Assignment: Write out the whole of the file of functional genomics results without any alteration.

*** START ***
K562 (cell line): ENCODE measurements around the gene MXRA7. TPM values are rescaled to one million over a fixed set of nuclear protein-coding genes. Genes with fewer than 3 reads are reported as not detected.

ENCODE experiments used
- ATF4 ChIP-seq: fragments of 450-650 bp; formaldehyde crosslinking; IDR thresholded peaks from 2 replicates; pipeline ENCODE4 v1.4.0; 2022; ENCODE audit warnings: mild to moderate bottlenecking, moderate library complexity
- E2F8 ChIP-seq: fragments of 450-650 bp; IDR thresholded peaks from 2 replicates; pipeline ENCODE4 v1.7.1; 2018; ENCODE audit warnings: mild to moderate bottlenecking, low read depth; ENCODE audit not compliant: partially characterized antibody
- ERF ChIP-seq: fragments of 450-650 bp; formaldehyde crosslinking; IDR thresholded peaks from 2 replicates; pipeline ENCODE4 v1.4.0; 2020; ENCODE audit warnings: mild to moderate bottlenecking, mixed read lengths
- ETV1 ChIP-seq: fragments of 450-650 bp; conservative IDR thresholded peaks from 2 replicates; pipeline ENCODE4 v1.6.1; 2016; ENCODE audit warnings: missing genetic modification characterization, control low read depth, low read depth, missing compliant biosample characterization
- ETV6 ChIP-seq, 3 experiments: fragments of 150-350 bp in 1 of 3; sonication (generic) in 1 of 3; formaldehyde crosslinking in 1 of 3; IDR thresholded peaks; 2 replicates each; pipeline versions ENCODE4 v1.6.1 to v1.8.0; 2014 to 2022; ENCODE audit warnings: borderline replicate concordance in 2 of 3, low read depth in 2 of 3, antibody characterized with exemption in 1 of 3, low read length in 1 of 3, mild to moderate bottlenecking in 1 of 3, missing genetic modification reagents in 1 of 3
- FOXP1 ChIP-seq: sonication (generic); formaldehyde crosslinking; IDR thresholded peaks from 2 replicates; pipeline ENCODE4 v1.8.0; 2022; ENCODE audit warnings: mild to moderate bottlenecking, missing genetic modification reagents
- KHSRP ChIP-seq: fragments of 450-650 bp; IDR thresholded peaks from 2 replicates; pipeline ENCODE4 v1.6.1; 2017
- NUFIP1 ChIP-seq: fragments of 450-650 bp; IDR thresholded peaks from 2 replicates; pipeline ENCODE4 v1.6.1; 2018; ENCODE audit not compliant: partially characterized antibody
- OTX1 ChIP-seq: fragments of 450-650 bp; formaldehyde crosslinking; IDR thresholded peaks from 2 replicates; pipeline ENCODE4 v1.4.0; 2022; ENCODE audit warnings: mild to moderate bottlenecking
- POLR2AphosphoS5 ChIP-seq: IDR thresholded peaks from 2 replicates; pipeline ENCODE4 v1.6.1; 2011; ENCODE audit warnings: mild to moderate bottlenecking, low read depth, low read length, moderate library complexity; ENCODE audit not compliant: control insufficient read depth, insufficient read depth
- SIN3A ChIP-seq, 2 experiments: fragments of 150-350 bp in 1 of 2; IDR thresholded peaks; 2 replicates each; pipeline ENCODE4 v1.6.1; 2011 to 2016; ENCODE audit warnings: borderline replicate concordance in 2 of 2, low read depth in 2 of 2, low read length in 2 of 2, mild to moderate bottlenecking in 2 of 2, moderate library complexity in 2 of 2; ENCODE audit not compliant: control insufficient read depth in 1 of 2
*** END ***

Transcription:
K562 (cell line): ENCODE measurements around the gene MXRA7. TPM values are rescaled to one million over a fixed set of nuclear protein-coding genes. Genes with fewer than 3 reads are reported as not detected.

ENCODE experiments used
- ATF4 ChIP-seq: fragments of 450-650 bp; formaldehyde crosslinking; IDR thresholded peaks from 2 replicates; pipeline ENCODE4 v1.4.0; 2022; ENCODE audit warnings: mild to moderate bottlenecking, moderate library complexity
- E2F8 ChIP-seq: fragments of 450-650 bp; IDR thresholded peaks from 2 replicates; pipeline ENCODE4 v1.7.1; 2018; ENCODE audit warnings: mild to moderate bottlenecking, low read depth; ENCODE audit not compliant: partially characterized antibody
- ERF ChIP-seq: fragments of 450-650 bp; formaldehyde crosslinking; IDR thresholded peaks from 2 replicates; pipeline ENCODE4 v1.4.0; 2020; ENCODE audit warnings: mild to moderate bottlenecking, mixed read lengths
- ETV1 ChIP-seq: fragments of 450-650 bp; conservative IDR thresholded peaks from 2 replicates; pipeline ENCODE4 v1.6.1; 2016; ENCODE audit warnings: missing genetic modification characterization, control low read depth, low read depth, missing compliant biosample characterization
- ETV6 ChIP-seq, 3 experiments: fragments of 150-350 bp in 1 of 3; sonication (generic) in 1 of 3; formaldehyde crosslinking in 1 of 3; IDR thresholded peaks; 2 replicates each; pipeline versions ENCODE4 v1.6.1 to v1.8.0; 2014 to 2022; ENCODE audit warnings: borderline replicate concordance in 2 of 3, low read depth in 2 of 3, antibody characterized with exemption in 1 of 3, low read length in 1 of 3, mild to moderate bottlenecking in 1 of 3, missing genetic modification reagents in 1 of 3
- FOXP1 ChIP-seq: sonication (generic); formaldehyde crosslinking; IDR thresholded peaks from 2 replicates; pipeline ENCODE4 v1.8.0; 2022; ENCODE audit warnings: mild to moderate bottlenecking, missing genetic modification reagents
- KHSRP ChIP-seq: fragments of 450-650 bp; IDR thresholded peaks from 2 replicates; pipeline ENCODE4 v1.6.1; 2017
- NUFIP1 ChIP-seq: fragments of 450-650 bp; IDR thresholded peaks from 2 replicates; pipeline ENCODE4 v1.6.1; 2018; ENCODE audit not compliant: partially characterized antibody
- OTX1 ChIP-seq: fragments of 450-650 bp; formaldehyde crosslinking; IDR thresholded peaks from 2 replicates; pipeline ENCODE4 v1.4.0; 2022; ENCODE audit warnings: mild to moderate bottlenecking
- POLR2AphosphoS5 ChIP-seq: IDR thresholded peaks from 2 replicates; pipeline ENCODE4 v1.6.1; 2011; ENCODE audit warnings: mild to moderate bottlenecking, low read depth, low read length, moderate library complexity; ENCODE audit not compliant: control insufficient read depth, insufficient read depth
- SIN3A ChIP-seq, 2 experiments: fragments of 150-350 bp in 1 of 2; IDR thresholded peaks; 2 replicates each; pipeline ENCODE4 v1.6.1; 2011 to 2016; ENCODE audit warnings: borderline replicate concordance in 2 of 2, low read depth in 2 of 2, low read length in 2 of 2, mild to moderate bottlenecking in 2 of 2, moderate library complexity in 2 of 2; ENCODE audit not compliant: control insufficient read depth in 1 of 2